The sheriff’s team has agreed that its initial state-mandated report about Miller was wrong but says it presented the best information immediately available.
Miller, as he lay injured, told officers that he recently took five painkillers, sheriff’s spokesman Scott Zylka told The News in November. While none of the reports by the sheriff’s criminal detectives mention this, Zylka said the corrections officers theorized Miller collapsed from an overdose and hit his head. This assumption formed the basis for the report to Albany.
The staff’s error was in failing to correct the report when the truth became known, Zylka said.
Some of the corrections officers working on “Echo Block,” where Miller was confined, knew that he felt threatened.
Miller was 27 at the time and being held on charges of grand larceny and driving without a license. He was slightly built and, according to his criminal lawyer, had no acts of violence.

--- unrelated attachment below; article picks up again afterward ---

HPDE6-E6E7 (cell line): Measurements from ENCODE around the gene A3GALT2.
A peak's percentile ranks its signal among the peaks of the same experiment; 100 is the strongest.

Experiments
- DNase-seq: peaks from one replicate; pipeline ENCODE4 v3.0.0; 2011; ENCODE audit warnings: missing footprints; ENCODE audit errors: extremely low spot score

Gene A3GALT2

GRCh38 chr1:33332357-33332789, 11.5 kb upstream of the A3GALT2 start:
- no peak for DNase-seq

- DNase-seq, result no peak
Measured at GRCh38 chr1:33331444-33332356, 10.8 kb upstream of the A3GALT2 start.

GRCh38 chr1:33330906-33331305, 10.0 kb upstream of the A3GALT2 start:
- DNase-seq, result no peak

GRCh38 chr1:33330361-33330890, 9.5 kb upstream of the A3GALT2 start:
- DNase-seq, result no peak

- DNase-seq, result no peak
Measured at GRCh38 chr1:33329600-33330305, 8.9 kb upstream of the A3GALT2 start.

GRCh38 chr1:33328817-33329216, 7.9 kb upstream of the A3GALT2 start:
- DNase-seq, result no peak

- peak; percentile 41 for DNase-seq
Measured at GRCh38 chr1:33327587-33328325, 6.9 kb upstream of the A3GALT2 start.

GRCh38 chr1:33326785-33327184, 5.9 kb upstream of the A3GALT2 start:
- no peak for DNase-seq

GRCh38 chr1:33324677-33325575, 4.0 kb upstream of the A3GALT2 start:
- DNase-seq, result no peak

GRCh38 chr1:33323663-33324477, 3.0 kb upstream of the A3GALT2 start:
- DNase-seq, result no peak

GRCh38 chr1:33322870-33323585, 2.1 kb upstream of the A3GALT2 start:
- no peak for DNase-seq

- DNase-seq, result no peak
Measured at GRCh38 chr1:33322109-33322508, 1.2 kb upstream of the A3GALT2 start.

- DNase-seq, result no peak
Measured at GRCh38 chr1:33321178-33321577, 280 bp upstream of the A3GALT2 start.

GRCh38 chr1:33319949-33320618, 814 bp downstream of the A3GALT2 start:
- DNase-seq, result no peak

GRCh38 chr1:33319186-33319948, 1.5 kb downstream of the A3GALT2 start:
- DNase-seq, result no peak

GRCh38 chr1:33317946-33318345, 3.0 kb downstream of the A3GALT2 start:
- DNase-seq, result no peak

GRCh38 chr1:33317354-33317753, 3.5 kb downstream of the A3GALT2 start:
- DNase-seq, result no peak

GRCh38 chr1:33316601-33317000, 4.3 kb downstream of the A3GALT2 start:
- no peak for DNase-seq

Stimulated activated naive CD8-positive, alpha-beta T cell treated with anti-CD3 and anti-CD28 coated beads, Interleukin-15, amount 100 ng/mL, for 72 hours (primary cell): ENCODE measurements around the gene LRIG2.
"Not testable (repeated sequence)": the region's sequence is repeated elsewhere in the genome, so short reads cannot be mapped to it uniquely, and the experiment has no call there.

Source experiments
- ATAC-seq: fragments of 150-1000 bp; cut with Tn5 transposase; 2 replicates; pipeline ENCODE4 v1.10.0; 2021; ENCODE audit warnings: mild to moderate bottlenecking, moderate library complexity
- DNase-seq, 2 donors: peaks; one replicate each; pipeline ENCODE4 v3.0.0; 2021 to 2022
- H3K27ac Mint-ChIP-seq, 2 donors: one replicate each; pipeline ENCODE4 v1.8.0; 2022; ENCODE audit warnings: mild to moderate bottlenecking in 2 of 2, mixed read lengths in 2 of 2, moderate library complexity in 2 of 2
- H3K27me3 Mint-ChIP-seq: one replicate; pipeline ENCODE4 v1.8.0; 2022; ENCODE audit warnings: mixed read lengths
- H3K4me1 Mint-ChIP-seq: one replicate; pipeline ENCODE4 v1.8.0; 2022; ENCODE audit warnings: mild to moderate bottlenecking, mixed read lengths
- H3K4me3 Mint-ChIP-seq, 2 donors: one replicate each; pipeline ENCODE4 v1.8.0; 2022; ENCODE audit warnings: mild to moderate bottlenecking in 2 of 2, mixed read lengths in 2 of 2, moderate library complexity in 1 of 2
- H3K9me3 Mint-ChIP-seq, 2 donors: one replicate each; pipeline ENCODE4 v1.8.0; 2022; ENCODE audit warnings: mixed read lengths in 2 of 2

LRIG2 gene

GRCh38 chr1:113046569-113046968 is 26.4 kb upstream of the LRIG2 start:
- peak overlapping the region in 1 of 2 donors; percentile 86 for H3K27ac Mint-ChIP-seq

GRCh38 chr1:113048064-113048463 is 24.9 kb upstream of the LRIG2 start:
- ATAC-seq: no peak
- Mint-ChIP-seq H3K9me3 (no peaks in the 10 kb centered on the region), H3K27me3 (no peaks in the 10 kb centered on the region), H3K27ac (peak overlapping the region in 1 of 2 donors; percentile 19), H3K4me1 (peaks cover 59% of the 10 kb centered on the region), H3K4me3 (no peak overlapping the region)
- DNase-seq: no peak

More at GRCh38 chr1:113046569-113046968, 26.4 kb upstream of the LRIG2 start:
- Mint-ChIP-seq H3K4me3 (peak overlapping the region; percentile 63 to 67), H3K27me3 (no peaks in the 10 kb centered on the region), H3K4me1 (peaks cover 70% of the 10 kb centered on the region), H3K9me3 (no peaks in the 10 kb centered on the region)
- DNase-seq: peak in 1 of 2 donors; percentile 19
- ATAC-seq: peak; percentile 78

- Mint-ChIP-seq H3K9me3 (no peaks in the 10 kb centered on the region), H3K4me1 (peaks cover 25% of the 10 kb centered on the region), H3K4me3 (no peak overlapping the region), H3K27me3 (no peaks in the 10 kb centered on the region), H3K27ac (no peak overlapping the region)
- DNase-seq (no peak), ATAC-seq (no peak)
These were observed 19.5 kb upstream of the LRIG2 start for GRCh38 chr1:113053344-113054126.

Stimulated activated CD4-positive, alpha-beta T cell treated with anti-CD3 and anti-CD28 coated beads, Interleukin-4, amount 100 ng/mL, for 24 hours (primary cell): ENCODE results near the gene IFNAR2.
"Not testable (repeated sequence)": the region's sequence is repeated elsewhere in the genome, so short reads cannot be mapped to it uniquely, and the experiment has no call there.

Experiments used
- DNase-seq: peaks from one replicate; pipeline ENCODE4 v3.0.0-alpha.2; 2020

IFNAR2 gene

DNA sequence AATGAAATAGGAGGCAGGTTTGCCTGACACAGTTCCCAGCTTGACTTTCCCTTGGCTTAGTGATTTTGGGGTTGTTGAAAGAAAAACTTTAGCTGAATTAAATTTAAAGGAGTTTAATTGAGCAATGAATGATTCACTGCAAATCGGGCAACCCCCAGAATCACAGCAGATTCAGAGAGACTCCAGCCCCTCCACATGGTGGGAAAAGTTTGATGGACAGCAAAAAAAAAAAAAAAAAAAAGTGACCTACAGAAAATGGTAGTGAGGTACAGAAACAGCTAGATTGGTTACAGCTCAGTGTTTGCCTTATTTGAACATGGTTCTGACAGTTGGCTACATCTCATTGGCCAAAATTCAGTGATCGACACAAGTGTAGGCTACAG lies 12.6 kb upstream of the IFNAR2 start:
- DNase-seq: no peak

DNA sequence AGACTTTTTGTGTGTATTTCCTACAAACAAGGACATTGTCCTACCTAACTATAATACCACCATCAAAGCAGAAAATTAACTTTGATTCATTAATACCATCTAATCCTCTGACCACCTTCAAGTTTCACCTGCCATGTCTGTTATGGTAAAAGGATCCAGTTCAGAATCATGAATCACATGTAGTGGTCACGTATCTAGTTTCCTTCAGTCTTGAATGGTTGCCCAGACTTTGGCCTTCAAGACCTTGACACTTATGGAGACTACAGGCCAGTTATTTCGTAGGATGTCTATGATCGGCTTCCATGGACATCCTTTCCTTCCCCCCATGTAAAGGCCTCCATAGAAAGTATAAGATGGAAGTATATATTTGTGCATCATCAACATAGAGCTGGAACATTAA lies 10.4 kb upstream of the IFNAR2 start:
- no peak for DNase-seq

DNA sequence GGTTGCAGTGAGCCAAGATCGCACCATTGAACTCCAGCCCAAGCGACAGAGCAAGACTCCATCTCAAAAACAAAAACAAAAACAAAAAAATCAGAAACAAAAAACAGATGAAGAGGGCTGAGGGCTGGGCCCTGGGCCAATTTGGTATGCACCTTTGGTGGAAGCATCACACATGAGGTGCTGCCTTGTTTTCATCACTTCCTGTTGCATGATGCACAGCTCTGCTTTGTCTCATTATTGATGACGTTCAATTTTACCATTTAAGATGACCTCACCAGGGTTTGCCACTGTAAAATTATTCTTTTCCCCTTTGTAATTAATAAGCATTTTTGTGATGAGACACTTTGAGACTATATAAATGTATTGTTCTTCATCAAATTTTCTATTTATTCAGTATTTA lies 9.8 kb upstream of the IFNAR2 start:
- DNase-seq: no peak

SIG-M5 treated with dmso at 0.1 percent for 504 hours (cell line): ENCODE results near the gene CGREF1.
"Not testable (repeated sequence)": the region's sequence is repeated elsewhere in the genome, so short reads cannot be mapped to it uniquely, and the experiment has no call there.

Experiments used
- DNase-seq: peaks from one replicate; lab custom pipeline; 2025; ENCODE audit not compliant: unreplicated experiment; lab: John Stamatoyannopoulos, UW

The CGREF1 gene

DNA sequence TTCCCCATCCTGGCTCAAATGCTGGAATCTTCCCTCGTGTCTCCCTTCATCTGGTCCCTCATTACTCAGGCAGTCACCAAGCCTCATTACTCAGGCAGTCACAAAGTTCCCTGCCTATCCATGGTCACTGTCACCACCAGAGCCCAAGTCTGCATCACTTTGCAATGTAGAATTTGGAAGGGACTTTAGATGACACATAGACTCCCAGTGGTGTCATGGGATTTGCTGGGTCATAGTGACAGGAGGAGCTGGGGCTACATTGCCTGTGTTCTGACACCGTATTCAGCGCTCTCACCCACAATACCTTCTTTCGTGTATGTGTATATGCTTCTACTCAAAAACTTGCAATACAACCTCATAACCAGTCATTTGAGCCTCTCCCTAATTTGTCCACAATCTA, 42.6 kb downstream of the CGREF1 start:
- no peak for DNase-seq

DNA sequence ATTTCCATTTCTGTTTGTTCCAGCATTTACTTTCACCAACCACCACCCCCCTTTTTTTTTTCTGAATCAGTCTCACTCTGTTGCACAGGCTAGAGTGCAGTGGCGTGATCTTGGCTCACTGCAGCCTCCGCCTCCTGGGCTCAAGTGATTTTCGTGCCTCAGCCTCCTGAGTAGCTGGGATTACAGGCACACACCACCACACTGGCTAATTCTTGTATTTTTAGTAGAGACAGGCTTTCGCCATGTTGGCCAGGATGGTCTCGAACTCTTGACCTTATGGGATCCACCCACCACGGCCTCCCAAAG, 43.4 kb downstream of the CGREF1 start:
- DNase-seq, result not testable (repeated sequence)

In Echo Block, Miller spotted an inmate with whom he had a bad history. A lawyer readying a lawsuit against the county said that Miller asked his mother, when she visited him in the prison, to talk to someone about getting him moved to another cellblock where he would be safer. She did so.
Miller, too, tried to set wheels in motion for a transfer. As he waited for the move over the next 20 hours, he stayed in his cell and away from a common area where he might encounter his enemy. But on Sept. 30, he eventually drifted out of his cell to pick up a dinner tray.
With the cellblock’s officer distracted by another matter, Miller suffered an attack that left him in a heap on the floor.
Detectives soon charged James T. Thomas of Buffalo, who was 47 at the time and being held on a burglary charge.
“I knocked the [expletive] out of him,” Thomas said, according to a Sheriff’s Office report.
With Miller’s skull fractured and his brain swelling, doctors at Erie County Medical Center worked to relieve the pressure and placed him in a medically induced coma for days. He eventually recovered.
Miller was finally moved to another cellblock, at least on paper.
A prison employee told The News that the paperwork was completed as Miller awaited the ambulance that rushed him to ECMC.